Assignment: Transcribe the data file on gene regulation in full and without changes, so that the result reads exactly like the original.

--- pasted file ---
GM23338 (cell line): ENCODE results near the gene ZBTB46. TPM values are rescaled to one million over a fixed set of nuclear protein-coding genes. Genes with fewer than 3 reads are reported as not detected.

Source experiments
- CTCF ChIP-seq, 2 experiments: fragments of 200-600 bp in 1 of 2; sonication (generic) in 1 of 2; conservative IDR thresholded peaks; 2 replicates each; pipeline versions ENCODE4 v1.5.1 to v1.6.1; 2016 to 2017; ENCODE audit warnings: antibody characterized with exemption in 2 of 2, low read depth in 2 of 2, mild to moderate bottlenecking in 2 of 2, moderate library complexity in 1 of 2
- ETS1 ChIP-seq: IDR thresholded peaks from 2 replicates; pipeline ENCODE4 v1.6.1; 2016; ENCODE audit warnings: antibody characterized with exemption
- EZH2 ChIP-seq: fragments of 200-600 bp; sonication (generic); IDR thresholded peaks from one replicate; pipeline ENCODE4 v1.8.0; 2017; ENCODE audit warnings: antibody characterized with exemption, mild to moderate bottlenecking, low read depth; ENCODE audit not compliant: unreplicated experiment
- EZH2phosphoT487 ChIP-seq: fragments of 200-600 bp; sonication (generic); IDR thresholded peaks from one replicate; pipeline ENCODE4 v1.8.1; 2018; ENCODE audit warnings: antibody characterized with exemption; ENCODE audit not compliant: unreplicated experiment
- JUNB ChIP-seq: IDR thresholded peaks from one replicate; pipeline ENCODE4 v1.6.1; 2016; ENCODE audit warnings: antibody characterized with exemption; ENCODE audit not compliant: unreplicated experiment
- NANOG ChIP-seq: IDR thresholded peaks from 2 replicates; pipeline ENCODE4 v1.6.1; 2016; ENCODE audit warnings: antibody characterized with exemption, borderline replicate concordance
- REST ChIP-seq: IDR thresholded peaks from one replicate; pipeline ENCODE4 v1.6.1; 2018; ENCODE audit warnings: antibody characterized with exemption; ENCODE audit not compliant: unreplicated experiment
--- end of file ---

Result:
GM23338 (cell line): ENCODE results near the gene ZBTB46. TPM values are rescaled to one million over a fixed set of nuclear protein-coding genes. Genes with fewer than 3 reads are reported as not detected.

Source experiments
- CTCF ChIP-seq, 2 experiments: fragments of 200-600 bp in 1 of 2; sonication (generic) in 1 of 2; conservative IDR thresholded peaks; 2 replicates each; pipeline versions ENCODE4 v1.5.1 to v1.6.1; 2016 to 2017; ENCODE audit warnings: antibody characterized with exemption in 2 of 2, low read depth in 2 of 2, mild to moderate bottlenecking in 2 of 2, moderate library complexity in 1 of 2
- ETS1 ChIP-seq: IDR thresholded peaks from 2 replicates; pipeline ENCODE4 v1.6.1; 2016; ENCODE audit warnings: antibody characterized with exemption
- EZH2 ChIP-seq: fragments of 200-600 bp; sonication (generic); IDR thresholded peaks from one replicate; pipeline ENCODE4 v1.8.0; 2017; ENCODE audit warnings: antibody characterized with exemption, mild to moderate bottlenecking, low read depth; ENCODE audit not compliant: unreplicated experiment
- EZH2phosphoT487 ChIP-seq: fragments of 200-600 bp; sonication (generic); IDR thresholded peaks from one replicate; pipeline ENCODE4 v1.8.1; 2018; ENCODE audit warnings: antibody characterized with exemption; ENCODE audit not compliant: unreplicated experiment
- JUNB ChIP-seq: IDR thresholded peaks from one replicate; pipeline ENCODE4 v1.6.1; 2016; ENCODE audit warnings: antibody characterized with exemption; ENCODE audit not compliant: unreplicated experiment
- NANOG ChIP-seq: IDR thresholded peaks from 2 replicates; pipeline ENCODE4 v1.6.1; 2016; ENCODE audit warnings: antibody characterized with exemption, borderline replicate concordance
- REST ChIP-seq: IDR thresholded peaks from one replicate; pipeline ENCODE4 v1.6.1; 2018; ENCODE audit warnings: antibody characterized with exemption; ENCODE audit not compliant: unreplicated experiment